I'd never heard of Adelaide Crapsey until I read this blog post about cinquains, which referenced her as the creator of that poetic form. A quick trip to my library's website found a collection of her poems and letters, as well as a brief bio, and it turned out to be an enjoyable discovery.
Crapsey was born in 1878 to parents of what became a large family. By the age of 25, she was beginning to suffer from a then-undiagnosed malady that later turned out to be tuberculosis, the disease that finally claimed her life shortly after her 36th birthday.
But even while chronically ill, she was prolific. What intrigued me was that, while many of her poems were of the flowery, sentimental types of the times, she broke form at times, such as in the wonderful poem "To the Dead in the Grave-yard Under My Window" (subtitle: "Written in a Moment of Exasperation").
Or the shorter, also exasperated, "Lines Addressed To My Left Lung Inconveniently Enamoured Of Plant-Life":
It was, my lung, most strange of you,
A freak I cannot pardon,
Thus to transform yourself into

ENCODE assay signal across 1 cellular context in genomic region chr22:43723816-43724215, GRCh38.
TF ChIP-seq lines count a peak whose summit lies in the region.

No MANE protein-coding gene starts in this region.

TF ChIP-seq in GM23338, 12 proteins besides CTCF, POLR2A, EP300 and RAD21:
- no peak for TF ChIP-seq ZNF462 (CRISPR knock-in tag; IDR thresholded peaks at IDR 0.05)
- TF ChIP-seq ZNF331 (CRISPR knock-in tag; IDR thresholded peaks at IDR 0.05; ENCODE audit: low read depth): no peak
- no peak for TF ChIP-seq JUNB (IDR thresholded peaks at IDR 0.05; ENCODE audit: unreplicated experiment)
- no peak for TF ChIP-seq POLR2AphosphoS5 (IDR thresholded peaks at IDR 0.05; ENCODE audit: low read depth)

Though laking William set erewhile
His seal on rural fashions,
I must deplore, bewail, revile
Your horticultural passions.
And as your ways I thus lament
(Which, plainly, I call crazy)
For all I know, serene, content,
You think yourself a daisy!
The cinquains are intriguing pieces, short and tightly woven. (Note: the odd use of ellipses, with two periods and a space rather than three periods, were used throughout the edition of the book I read, so I'm using them here.)
Out of the strange
Still dusk. . as strange, as still. .
A white moth flew. What am I grown
Or this one:
With faint dry sound,
Like steps of passing ghosts,
The leaves, frost-crisp'd, break from the trees
Lovely work, and as always, sad to think what else she might have accomplished had she not died so young. But I took heart in finding another library slip showing someone checked this book out just last November. So it hasn't been languishing unread for too long.